Instructor: Andy Sigler
Class Time: Thursday afternoons, 3:20-6:15pm
Office Hours: 20 minutes Sign up here
ITP is pass/fail, but you do still get graded. To pass, students must document and show work and progress through out the semester, and cannot miss more than 2 classes without prior notice.
Buy everything form the things page (yes, even the bits)
Breadboard ATtiny85 sensor that controls an LED. Commit to an interaction and sensor circuit for the Marquee letter assignment due Week 4.
Send me a link to your "Homemade Hardware" blog category. Create a first post including a hand-drawn schematic of your breadboard, and a video of it working.
Read through the following:
See the videos on how to do simple soldering in the in the soldering section of the Process page
If you are interested in seeing some more advanced stuff, check out Sparkfuns series of tutorials on soldering. It's mostly surface-mount examples, but the basic principals on how solder moves and what the common issues are the same with through-holes parts.
We went through some commands in class. Here are what we talked about, and a basic description:
NOTE: We will start with single-sided PCBs, so keep in mind that all "jumps" like this to the other side will end up being "air-wires"
I've added a checklist of what to do when using the Othermill in the Process section of this website. Read through it while setting up your milling job. There is also a section on using Engraving Bits, and a video on cleaning copper plates.
Also you can look through this introduction to the machine by Bantam Tools.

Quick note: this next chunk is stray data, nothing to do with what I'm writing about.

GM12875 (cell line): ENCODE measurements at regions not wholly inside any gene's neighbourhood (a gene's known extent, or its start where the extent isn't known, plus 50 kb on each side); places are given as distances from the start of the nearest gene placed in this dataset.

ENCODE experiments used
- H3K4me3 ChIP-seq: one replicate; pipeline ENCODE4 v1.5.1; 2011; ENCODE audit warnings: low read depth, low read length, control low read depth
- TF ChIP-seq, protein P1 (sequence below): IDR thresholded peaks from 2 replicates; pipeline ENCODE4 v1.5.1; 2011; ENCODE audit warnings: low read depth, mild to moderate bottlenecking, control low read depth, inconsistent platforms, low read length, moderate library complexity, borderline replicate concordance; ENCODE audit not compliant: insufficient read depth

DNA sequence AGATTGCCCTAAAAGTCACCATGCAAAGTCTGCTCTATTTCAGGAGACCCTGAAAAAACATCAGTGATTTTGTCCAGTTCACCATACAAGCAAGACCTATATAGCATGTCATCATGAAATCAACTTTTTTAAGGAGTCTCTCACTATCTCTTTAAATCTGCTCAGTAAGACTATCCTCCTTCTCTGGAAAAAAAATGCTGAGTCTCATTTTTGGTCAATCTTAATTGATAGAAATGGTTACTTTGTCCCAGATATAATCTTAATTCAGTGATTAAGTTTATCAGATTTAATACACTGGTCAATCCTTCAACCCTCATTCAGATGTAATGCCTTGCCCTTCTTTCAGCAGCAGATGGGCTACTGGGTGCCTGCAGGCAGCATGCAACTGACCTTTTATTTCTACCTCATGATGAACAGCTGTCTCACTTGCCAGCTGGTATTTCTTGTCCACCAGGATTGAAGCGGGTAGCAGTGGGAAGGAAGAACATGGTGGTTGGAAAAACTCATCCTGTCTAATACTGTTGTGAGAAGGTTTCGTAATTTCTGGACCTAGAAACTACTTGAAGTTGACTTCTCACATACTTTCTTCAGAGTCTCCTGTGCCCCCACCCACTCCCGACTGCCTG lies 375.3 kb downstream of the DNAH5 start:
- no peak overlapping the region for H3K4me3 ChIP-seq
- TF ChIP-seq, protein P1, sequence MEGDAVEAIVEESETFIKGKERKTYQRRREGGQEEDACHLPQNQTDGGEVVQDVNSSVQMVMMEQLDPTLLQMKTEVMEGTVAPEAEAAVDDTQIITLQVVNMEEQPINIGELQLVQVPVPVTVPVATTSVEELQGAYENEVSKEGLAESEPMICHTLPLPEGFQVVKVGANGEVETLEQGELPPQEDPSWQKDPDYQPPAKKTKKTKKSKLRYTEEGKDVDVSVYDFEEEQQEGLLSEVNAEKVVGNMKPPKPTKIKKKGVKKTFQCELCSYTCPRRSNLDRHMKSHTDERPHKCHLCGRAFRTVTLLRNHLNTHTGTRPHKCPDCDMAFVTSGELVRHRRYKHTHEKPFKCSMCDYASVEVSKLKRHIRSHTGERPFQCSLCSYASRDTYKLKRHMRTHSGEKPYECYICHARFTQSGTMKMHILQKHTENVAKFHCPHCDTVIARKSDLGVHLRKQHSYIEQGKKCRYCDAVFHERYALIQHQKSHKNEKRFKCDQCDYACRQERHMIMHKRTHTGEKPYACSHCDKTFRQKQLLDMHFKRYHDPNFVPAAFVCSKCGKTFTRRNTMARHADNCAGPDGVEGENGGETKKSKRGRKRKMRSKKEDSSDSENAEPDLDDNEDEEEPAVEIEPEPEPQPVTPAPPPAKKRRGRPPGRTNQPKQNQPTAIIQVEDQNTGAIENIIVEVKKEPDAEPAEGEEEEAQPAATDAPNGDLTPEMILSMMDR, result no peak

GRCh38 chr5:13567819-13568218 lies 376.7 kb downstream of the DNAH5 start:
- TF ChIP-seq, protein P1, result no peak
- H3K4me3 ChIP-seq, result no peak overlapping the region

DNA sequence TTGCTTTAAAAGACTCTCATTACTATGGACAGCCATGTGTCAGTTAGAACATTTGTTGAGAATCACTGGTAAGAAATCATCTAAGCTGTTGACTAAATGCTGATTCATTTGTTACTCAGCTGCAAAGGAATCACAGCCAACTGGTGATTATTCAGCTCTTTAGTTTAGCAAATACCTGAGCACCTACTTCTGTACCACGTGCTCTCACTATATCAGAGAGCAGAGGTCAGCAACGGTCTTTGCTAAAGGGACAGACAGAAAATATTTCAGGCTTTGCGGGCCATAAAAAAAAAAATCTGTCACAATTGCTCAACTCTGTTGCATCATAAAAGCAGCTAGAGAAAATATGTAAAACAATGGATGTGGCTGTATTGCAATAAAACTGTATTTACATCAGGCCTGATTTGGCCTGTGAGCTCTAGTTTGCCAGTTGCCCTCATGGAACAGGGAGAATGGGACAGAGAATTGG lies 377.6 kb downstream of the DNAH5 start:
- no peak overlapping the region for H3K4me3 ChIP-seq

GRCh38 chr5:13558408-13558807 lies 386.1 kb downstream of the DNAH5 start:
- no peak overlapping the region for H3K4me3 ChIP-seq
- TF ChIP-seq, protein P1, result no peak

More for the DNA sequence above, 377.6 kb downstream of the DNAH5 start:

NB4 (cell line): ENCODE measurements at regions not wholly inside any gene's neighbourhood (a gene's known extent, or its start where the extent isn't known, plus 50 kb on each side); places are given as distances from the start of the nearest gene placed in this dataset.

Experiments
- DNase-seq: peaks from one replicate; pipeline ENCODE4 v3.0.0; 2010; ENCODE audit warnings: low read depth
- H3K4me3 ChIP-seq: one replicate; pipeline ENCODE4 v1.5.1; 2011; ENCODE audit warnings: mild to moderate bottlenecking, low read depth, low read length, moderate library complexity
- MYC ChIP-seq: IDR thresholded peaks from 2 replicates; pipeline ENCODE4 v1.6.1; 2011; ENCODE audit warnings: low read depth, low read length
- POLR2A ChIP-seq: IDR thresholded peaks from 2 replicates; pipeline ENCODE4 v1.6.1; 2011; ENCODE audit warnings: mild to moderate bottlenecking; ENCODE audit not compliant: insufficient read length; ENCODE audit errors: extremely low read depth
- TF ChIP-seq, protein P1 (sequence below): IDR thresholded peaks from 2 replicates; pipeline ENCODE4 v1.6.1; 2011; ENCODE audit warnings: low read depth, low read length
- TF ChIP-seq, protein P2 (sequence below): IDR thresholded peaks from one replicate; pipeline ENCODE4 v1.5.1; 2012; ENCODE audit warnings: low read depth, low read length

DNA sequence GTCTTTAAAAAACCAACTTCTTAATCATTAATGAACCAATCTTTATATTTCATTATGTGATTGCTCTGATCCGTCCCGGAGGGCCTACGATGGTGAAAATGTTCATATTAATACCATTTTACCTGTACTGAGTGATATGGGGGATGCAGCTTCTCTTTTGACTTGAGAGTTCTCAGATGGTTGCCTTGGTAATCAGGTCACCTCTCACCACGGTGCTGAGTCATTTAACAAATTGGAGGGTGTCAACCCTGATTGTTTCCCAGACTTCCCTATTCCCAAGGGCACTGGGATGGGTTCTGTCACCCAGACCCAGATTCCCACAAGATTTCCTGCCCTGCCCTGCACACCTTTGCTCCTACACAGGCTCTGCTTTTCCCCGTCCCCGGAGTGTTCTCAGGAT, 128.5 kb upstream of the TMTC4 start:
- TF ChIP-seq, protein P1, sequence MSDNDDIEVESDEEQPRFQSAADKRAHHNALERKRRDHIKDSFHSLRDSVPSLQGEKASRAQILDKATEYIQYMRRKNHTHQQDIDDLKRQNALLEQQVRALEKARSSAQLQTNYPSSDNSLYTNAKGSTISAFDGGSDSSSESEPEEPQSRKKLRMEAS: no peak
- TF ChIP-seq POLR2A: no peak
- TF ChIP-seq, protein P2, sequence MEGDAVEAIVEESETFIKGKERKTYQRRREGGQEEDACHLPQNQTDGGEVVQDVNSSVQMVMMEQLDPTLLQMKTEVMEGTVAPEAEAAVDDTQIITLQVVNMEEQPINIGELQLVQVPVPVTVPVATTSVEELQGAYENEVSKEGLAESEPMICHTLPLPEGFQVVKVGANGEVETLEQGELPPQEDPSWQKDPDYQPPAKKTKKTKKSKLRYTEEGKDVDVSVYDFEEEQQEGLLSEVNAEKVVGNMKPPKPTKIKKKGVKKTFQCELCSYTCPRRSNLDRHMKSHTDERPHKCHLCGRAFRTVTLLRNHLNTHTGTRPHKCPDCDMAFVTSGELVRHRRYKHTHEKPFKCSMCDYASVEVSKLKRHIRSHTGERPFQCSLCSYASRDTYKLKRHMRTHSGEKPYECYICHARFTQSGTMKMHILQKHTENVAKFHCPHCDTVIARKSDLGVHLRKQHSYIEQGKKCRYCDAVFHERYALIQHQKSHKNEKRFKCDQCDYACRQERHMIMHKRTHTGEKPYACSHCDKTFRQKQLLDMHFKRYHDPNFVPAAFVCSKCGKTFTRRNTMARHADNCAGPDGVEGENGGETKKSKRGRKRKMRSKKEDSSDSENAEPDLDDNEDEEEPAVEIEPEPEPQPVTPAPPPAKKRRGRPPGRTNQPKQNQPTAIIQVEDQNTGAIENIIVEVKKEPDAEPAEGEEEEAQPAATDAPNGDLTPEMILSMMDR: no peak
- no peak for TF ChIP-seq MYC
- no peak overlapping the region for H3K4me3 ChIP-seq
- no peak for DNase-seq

We will use a TIP120 transistor so that you can drive super bright LEDs if you'd like. Those require more current than your Arduino/ATtiny85 pin can output, so we use a transistor to turn on and off those higher currents.
Great jog everyone, everyone's PCBs work!!! Find the sign assembled and hanging on the wall.
The ATtiny84 (on digikey) is just like the ATtiny85, except it has more pins. The ATtiny84/85 are both fairly easy to solder down compared with other microcontrollers and modules.
The ATMega328p (on digikey) is the most popular microcontroller around, it's what powers the Uno, Pro Mini, Adafruit Metro, and many others. It is difficult to solder down, but it's such a great chip that maybe you'll want to give it a try. Also, it does not support an "internal" clock, so you need to add a crystal or resonator to you circuit (we have 8mhz resonators in the cage).
The ATMega32u4 (on digikey) is very similar to the 328p, except it has hardware USB support, so it can act as a USB device.
When selecting surface mount (SMD) components, it is important to pay close attention to the package (the shape) that the part comes in. If your components are not the same shape as in your Eagle file, then they will not be able to fit onto your PCB.
In the image above, you can see that the ATtiny85's package is what's called an SO-8 or SOIC-8. The ATtiny84's package is similar but with more pins, it's called an SO-14 or SOIC-14
Also, the 3.3v 0.5A regulator that we have in the cage is an SOT-223 package like in the picture above.
Passive components are things like resistors, capacitors, and LEDs. We have many reels of these parts in the cage, all of which are 0603 SMD part sizes. So when ADD'ing parts to you schematic, make sure your passive components are 0603.
NETS in Eagle Schematic files are the green lines that connect PINS together. Each NET has a unique name, like for example "VCC" and "GND". If two NETS are given the same name, then they are connected to each other, allowing you to "connect" PINS in your schematic without having to draw those lines.
See all information on modules in the modules section on the process page
Feb 26 (rescheduled for 9am)
A "ground-plane" is when, instead of ROUTE'ing your GND connections, you can draw a POLYGON that fills in the entire PCB with your GND signal. Ground-planes help shielding noise, cooling your circuit, and often times making production a little simpler.
See the section on the Process page on drawing a ground-plane in Eagle.